What really stands out, and allows me to say confidently that applying to the Corporate Residency MBA program has been one of the best choices I’ve made, is the fact that I’ve developed so much on a personal level. Coming into the program I had minimal experience presenting, interviewing and networking. During my undergraduate degree I simply went to class, wrote exams and received my grades. There was very little personal or professional interaction. However, to be successful in business, soft skills are essential. It is often these skills that set you apart with your network to get you the job. Dal’s unique CRMBA starts developing your personal skills from day one through networking events with employers, classes such as PPE (Personal and Professional Effectiveness) and many mock interviews.
Additionally, the group of people that I’ve been able to work and study with and ultimately call my friends is exceptional. Being from Halifax, I never expected to spend the amount of time I have with other students in the program. I imagined that I’d continue spending time with my regular friend base and occasionally see my classmates outside school. I was completely wrong. In only six months, I made some great friends. I still talk to most of them daily. Having these relationships really helps with succeeding in school, on the job and in life in general.
During my residency at GE Capital, I have had the opportunity to work and network with employees throughout the entire organization—those in entry level positions all the way up to C-level execs. These employees, now my colleagues, have been instrumental in my professional growth. When meeting people for the first time, educational background is often one of the first topics to come up during introductions as it is instantly relatable. At GE there is a wide range of educational backgrounds, from undergrads to MBAs and CFAs. During one such conversation I learned that someone had received an MBA from a local university. Wanting to learn and compare his experience to mine, I inquired about the difference he perceived between a business undergrad and MBA. He shrugged off the question and casually told me that it was “just another business degree”.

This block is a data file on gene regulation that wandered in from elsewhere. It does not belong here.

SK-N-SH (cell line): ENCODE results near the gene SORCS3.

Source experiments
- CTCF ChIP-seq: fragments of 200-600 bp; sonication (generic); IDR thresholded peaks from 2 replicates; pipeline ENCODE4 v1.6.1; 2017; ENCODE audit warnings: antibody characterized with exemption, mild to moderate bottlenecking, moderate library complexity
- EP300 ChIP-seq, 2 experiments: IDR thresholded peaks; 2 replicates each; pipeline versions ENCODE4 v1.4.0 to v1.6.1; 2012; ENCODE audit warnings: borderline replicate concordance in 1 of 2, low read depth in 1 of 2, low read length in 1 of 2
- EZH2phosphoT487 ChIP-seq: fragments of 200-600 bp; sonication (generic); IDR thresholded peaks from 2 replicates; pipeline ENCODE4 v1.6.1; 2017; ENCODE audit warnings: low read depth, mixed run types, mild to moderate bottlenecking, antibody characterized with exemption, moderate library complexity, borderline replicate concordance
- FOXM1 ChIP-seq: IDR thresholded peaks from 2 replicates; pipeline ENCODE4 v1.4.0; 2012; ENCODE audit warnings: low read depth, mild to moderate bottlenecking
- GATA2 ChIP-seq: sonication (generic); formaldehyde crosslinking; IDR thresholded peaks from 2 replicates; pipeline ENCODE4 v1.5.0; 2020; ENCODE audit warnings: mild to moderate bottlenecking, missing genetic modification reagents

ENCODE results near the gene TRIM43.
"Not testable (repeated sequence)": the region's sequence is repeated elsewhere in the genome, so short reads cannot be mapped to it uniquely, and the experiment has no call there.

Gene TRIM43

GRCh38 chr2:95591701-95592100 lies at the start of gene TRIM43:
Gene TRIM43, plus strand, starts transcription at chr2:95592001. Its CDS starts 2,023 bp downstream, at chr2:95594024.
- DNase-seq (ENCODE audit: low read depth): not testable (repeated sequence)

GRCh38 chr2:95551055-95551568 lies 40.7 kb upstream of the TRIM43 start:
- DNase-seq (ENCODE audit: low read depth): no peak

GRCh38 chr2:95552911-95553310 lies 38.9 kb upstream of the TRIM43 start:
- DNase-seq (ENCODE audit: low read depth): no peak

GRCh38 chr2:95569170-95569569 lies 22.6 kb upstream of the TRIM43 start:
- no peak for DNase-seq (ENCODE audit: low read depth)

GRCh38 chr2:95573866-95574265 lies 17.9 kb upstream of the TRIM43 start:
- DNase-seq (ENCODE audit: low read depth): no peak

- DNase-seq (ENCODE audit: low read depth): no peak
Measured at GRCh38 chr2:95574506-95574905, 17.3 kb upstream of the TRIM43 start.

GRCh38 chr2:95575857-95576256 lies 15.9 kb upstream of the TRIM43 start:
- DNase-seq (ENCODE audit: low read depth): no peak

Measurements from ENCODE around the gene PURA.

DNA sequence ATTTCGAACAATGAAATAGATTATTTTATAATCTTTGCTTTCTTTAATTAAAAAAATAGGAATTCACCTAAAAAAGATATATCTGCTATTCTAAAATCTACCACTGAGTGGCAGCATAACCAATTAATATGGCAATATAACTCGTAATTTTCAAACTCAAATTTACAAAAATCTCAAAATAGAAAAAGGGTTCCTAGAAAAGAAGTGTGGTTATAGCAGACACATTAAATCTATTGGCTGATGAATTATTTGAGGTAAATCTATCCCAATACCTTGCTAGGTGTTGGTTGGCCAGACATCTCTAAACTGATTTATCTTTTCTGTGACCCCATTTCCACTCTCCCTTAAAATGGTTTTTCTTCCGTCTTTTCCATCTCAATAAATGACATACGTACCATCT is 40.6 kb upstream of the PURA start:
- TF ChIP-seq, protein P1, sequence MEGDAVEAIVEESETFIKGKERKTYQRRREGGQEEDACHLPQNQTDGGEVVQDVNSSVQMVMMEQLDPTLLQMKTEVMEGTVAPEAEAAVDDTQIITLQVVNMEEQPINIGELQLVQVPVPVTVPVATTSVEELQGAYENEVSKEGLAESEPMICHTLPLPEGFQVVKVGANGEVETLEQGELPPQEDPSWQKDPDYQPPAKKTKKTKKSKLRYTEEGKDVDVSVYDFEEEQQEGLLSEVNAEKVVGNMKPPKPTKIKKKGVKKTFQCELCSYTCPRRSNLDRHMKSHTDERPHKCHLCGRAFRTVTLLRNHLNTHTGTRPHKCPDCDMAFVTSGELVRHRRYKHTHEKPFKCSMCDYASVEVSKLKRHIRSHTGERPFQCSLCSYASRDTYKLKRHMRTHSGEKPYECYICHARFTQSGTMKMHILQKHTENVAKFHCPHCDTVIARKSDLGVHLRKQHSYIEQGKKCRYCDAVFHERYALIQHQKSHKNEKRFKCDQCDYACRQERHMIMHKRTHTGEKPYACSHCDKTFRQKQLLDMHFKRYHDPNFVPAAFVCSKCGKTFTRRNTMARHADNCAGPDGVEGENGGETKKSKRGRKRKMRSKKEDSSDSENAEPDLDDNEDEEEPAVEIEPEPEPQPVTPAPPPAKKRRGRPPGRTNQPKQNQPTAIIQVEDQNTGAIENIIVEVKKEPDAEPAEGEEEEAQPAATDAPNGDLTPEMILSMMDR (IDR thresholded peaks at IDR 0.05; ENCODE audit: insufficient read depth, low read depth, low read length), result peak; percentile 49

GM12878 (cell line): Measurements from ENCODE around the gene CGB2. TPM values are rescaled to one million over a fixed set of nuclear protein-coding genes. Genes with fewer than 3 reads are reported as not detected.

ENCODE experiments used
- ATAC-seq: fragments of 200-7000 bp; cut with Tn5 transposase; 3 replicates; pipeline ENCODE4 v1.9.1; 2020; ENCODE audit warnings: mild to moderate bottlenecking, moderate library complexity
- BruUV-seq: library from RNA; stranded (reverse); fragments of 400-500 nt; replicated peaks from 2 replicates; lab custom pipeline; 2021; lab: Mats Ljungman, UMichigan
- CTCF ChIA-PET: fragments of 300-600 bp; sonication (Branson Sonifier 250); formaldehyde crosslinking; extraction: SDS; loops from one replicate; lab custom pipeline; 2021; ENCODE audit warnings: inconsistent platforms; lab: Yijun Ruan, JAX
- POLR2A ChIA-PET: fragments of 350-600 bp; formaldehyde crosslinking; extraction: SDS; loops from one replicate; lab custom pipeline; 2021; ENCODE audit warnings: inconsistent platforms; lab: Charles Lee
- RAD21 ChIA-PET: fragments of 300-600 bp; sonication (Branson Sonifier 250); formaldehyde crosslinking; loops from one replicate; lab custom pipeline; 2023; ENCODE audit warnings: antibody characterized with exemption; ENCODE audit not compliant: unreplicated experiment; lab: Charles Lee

This was not a response I had expected, as I too have an undergrad in business, and my experiences so far with the CRMBA program have been quite different. Not that I wasn’t challenged before, because I was, but at this level of education you are held to a higher standard, and are expected to dig deeper into complex problems. The different business “silos” such as marketing, finance and government relations, often separated by classes in a business undergrad, are integrated as much as possible in the CRMBA program to make it as practical and useful as possible. To top it off, the pace is faster and the workload is heavier, so time management is essential. It is not an easy road by any means, however we also have a lot of fun, and are a tightly knit group that helps each other out. It is for these reasons that I was surprised by my colleague’s comment.
The CRMBA program is a modern degree for a new type of young professional. The stories posted on this blog speak to the diversity of the students’ backgrounds, and their reasons for choosing Dalhousie. For any prospective student reading this, the best way to find out about a program (or any type of organization) is by talking to its people. We have tried to bring their experiences to you through this blog, but we encourage you to reach out to students, faculty and alumni to really get a sense of what this program is about. This is definitely not “just another business degree”.
This is the last blog of the season, and Jordan and I would like to thank everyone who offered to share their stories with us. Stay tuned for more in 2014!